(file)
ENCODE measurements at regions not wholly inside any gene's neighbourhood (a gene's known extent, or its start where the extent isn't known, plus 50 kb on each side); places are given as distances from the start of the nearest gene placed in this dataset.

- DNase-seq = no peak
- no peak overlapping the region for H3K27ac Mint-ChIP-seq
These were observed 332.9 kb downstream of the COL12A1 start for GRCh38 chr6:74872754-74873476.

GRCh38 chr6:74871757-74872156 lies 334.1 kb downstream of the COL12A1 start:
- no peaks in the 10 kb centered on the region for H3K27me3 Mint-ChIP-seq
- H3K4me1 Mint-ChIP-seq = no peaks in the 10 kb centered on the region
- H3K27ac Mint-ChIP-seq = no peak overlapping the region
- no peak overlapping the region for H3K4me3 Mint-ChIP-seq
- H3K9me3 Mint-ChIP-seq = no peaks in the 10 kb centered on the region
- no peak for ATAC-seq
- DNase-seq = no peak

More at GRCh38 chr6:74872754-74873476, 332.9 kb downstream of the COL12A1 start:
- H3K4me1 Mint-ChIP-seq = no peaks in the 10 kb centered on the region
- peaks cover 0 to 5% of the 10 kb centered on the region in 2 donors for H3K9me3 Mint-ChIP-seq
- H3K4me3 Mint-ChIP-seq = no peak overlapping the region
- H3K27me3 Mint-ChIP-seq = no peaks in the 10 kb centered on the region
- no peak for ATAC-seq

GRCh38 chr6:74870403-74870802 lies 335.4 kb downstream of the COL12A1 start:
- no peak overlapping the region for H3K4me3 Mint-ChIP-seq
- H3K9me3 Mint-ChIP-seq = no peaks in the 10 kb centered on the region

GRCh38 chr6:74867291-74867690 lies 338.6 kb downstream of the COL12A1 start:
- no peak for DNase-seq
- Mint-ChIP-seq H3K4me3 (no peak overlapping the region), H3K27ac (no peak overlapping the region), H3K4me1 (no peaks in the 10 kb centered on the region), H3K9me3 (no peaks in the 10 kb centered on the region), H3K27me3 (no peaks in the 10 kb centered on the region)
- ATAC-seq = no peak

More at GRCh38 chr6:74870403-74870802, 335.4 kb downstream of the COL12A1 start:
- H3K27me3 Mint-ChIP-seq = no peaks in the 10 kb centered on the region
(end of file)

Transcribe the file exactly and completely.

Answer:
ENCODE measurements at regions not wholly inside any gene's neighbourhood (a gene's known extent, or its start where the extent isn't known, plus 50 kb on each side); places are given as distances from the start of the nearest gene placed in this dataset.

- DNase-seq = no peak
- no peak overlapping the region for H3K27ac Mint-ChIP-seq
These were observed 332.9 kb downstream of the COL12A1 start for GRCh38 chr6:74872754-74873476.

GRCh38 chr6:74871757-74872156 lies 334.1 kb downstream of the COL12A1 start:
- no peaks in the 10 kb centered on the region for H3K27me3 Mint-ChIP-seq
- H3K4me1 Mint-ChIP-seq = no peaks in the 10 kb centered on the region
- H3K27ac Mint-ChIP-seq = no peak overlapping the region
- no peak overlapping the region for H3K4me3 Mint-ChIP-seq
- H3K9me3 Mint-ChIP-seq = no peaks in the 10 kb centered on the region
- no peak for ATAC-seq
- DNase-seq = no peak

More at GRCh38 chr6:74872754-74873476, 332.9 kb downstream of the COL12A1 start:
- H3K4me1 Mint-ChIP-seq = no peaks in the 10 kb centered on the region
- peaks cover 0 to 5% of the 10 kb centered on the region in 2 donors for H3K9me3 Mint-ChIP-seq
- H3K4me3 Mint-ChIP-seq = no peak overlapping the region
- H3K27me3 Mint-ChIP-seq = no peaks in the 10 kb centered on the region
- no peak for ATAC-seq

GRCh38 chr6:74870403-74870802 lies 335.4 kb downstream of the COL12A1 start:
- no peak overlapping the region for H3K4me3 Mint-ChIP-seq
- H3K9me3 Mint-ChIP-seq = no peaks in the 10 kb centered on the region

GRCh38 chr6:74867291-74867690 lies 338.6 kb downstream of the COL12A1 start:
- no peak for DNase-seq
- Mint-ChIP-seq H3K4me3 (no peak overlapping the region), H3K27ac (no peak overlapping the region), H3K4me1 (no peaks in the 10 kb centered on the region), H3K9me3 (no peaks in the 10 kb centered on the region), H3K27me3 (no peaks in the 10 kb centered on the region)
- ATAC-seq = no peak

More at GRCh38 chr6:74870403-74870802, 335.4 kb downstream of the COL12A1 start:
- H3K27me3 Mint-ChIP-seq = no peaks in the 10 kb centered on the region